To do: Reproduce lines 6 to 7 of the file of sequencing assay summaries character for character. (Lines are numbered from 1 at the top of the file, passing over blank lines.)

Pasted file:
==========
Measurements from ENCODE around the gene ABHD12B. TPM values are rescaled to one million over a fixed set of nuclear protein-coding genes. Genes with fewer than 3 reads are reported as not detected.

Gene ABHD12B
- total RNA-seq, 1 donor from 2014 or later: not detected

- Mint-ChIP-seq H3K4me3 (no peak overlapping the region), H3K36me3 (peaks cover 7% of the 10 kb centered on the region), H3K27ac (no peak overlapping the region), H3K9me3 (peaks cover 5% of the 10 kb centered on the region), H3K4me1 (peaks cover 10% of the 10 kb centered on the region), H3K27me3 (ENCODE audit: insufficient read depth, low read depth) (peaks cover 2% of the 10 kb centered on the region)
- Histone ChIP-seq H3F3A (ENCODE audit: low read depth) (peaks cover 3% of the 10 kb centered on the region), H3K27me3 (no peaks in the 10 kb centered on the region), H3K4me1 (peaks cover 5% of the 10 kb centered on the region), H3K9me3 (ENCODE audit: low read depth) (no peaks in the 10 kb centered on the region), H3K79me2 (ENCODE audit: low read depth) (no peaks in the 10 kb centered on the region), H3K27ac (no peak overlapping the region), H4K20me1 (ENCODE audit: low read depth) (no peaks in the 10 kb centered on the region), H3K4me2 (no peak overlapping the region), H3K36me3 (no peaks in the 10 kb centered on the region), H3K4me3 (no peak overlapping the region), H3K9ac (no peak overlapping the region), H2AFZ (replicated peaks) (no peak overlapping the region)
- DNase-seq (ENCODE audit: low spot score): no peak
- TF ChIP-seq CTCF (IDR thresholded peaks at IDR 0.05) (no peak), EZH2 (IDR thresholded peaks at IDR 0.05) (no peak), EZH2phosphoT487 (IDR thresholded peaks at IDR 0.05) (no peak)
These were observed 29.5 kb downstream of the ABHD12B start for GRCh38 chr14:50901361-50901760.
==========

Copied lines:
- DNase-seq (ENCODE audit: low spot score): no peak
- TF ChIP-seq CTCF (IDR thresholded peaks at IDR 0.05) (no peak), EZH2 (IDR thresholded peaks at IDR 0.05) (no peak), EZH2phosphoT487 (IDR thresholded peaks at IDR 0.05) (no peak)